Beatrice Gibson: Crippled Symmetries (4 stars)

Inspired by 1975 novel JR, Gibson’s films centre around 11-year-old protagonists


This article is from 2015.

Beatrice Gibson: Crippled Symmetries

The noise of money is everywhere in the two films by Beatrice Gibson that make up the London-based artist's Crippled Symmetries show at this year's Edinburgh Art Festival.

‘F for Fibonacci’ juxtaposes archive footage of a mercurial Karlheinz Stockhausen and images of Wall Street city boys at play with an 11-year-old boy's computer-generated images of a world owned by a fictional superhero, Mr Money. The newly commissioned ‘Solo for Rich Man’ finds another 11-year-old ruffling wads of dosh and dropping coins with composer Anton Lukoszeveize in a Shoreditch adventure playground.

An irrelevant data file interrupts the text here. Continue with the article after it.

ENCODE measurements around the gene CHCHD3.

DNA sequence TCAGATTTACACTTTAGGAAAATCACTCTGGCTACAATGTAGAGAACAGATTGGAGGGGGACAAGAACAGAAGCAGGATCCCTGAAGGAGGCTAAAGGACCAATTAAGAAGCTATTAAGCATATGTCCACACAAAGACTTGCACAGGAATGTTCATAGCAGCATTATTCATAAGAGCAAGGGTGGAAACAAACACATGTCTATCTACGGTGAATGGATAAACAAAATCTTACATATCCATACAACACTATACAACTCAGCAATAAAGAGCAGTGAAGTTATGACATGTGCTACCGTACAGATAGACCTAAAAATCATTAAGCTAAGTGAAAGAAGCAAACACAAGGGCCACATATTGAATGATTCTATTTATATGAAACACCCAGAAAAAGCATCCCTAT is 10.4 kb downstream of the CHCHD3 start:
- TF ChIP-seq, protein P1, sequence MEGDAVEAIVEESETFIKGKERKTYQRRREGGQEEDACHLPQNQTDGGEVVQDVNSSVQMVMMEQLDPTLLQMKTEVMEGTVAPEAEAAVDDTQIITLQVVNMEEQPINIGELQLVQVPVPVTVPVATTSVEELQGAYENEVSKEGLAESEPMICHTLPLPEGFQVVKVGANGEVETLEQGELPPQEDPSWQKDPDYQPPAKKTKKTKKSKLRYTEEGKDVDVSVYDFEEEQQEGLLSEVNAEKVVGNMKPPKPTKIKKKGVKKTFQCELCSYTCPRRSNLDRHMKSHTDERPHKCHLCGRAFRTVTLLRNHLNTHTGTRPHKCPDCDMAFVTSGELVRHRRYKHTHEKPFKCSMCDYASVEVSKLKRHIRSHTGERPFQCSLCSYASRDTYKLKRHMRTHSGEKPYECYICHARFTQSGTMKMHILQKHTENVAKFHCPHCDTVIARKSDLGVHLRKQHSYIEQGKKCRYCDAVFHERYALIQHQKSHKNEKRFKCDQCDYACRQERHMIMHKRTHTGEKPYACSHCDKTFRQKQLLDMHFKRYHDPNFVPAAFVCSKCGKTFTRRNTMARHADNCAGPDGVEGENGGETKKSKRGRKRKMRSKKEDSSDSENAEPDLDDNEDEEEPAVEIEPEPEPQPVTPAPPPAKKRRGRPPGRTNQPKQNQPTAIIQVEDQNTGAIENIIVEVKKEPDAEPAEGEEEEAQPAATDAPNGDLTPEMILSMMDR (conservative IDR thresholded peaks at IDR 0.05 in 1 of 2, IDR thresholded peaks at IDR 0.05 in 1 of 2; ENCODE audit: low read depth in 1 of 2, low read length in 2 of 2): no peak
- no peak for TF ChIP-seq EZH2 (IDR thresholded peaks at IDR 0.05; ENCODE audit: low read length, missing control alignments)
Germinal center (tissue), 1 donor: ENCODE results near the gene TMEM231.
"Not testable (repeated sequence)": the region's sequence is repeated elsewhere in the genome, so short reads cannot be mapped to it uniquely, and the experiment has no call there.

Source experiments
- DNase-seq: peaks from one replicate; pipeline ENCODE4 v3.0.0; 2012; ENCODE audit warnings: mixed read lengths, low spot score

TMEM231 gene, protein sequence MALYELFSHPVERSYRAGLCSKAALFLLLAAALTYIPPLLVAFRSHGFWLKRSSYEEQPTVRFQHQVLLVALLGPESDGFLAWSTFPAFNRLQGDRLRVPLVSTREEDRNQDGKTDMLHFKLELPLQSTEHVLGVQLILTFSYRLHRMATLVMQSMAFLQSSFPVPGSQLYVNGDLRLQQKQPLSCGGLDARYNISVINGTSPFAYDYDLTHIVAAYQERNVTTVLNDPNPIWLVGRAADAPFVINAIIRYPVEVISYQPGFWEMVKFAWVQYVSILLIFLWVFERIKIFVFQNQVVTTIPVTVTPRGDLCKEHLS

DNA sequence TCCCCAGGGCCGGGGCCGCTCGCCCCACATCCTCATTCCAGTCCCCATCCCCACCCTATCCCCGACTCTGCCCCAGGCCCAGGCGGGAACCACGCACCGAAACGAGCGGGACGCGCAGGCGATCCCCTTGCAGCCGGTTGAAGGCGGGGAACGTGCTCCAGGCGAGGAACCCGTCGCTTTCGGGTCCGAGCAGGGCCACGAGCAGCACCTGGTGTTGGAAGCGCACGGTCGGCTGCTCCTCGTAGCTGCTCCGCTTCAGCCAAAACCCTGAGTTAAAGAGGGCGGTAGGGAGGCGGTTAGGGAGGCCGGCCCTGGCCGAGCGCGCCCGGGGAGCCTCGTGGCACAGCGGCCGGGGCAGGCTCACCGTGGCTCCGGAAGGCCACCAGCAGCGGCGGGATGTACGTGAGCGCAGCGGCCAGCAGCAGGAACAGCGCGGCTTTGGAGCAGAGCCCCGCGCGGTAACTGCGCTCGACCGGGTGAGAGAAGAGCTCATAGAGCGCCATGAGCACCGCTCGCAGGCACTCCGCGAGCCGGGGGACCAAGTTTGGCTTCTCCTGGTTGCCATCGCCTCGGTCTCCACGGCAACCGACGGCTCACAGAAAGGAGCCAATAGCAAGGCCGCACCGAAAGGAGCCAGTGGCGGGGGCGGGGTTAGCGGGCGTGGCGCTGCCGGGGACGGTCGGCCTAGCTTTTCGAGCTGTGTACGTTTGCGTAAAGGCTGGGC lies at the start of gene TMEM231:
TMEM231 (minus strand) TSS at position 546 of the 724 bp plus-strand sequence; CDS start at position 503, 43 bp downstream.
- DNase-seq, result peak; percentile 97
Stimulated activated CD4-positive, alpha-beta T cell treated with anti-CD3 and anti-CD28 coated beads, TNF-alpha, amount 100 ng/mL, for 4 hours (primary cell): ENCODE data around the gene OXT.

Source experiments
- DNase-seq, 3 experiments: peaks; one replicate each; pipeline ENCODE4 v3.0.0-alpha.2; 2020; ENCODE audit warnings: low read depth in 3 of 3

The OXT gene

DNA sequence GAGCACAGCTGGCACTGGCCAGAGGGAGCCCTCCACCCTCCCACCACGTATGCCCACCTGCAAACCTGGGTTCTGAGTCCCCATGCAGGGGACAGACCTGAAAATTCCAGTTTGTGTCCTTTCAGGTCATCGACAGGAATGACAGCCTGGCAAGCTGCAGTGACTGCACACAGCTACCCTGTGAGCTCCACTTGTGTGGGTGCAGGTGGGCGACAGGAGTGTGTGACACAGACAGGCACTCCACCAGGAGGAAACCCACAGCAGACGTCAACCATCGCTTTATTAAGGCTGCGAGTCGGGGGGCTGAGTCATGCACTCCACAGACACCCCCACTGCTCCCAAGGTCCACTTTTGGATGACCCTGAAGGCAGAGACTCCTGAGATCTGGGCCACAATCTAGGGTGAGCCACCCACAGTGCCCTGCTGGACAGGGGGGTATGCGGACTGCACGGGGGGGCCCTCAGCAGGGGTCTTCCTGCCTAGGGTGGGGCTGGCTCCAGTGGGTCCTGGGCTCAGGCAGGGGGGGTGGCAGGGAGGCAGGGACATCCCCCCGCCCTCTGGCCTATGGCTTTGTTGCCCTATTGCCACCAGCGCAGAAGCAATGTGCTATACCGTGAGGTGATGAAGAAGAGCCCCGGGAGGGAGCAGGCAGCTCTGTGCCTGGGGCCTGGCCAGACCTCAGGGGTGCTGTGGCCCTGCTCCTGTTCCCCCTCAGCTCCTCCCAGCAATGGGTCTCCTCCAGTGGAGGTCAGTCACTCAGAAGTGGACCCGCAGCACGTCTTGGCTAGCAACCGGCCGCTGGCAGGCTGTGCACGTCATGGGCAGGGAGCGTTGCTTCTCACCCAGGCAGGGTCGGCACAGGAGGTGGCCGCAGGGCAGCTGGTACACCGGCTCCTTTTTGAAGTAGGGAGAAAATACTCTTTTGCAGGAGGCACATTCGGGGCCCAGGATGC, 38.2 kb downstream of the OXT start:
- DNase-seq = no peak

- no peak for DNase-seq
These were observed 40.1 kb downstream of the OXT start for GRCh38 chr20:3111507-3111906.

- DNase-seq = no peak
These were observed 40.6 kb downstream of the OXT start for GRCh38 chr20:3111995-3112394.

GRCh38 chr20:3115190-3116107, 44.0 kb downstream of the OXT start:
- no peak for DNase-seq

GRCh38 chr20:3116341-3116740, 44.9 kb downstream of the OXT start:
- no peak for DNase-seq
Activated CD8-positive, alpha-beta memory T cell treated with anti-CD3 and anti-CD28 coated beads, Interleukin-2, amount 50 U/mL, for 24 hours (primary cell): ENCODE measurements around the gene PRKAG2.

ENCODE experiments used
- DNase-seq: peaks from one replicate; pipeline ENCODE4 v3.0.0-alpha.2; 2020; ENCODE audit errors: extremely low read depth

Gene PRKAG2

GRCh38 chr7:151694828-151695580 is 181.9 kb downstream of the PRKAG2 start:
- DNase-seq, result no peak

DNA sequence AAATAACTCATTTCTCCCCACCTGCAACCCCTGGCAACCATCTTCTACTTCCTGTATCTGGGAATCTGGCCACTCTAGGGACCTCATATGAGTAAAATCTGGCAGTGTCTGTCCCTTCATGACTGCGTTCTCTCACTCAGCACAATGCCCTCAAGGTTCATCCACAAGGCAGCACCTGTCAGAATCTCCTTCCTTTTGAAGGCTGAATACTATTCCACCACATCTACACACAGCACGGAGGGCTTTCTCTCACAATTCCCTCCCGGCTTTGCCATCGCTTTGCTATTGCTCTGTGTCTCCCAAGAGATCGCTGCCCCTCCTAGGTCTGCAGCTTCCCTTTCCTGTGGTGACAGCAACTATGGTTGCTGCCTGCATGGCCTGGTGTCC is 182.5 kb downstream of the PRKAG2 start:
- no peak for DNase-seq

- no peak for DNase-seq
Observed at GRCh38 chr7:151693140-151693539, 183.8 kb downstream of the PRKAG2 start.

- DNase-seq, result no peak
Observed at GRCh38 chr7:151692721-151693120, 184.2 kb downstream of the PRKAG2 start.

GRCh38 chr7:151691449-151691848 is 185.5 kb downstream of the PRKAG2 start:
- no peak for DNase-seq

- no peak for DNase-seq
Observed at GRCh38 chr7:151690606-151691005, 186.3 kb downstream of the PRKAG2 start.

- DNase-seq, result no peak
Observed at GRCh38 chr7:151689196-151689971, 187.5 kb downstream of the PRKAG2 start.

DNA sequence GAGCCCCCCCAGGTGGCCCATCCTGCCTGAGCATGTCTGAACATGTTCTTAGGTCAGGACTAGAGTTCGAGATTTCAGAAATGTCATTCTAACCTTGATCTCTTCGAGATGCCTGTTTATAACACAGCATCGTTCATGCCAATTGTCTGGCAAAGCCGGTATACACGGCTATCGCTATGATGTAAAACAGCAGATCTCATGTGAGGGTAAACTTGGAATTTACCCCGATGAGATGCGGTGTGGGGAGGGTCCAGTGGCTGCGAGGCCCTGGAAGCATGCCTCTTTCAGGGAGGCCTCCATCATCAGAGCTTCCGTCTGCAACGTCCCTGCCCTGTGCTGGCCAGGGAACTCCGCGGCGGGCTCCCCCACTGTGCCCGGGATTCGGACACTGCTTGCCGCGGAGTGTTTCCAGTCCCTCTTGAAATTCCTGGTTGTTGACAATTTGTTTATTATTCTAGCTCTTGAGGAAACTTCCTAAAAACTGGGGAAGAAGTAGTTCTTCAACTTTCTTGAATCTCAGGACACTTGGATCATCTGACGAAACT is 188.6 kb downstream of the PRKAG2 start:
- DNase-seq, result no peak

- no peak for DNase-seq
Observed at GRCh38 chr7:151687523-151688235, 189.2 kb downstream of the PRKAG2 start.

Both films are inspired by William Gaddis' 1975 novel, JR, in which an 11-year-old boy creates the biggest financial empire on the planet with the unwitting help of his school's resident composer. Gibson's films pits notions of progressive education, abstract composition and work by Fluxus artist George Maciuna with the real racket going on in the City.

In physical terms, such counterpoints suggest how throwing a sonic spanner in the works can disrupt a mainstream economy. As far as monopolies go, however, kids rool the skool every time.

Collective Gallery, 556 1264, until 4 Oct, free.

This article is from 2015.

Beatrice Gibson: Crippled Symmetries

  • 4 stars

A new film by the London-based artist, inspired by American novelist William Gaddis's epic 1975 novel JR and by the work of educators and composers Brian Dennis and John Paynter.


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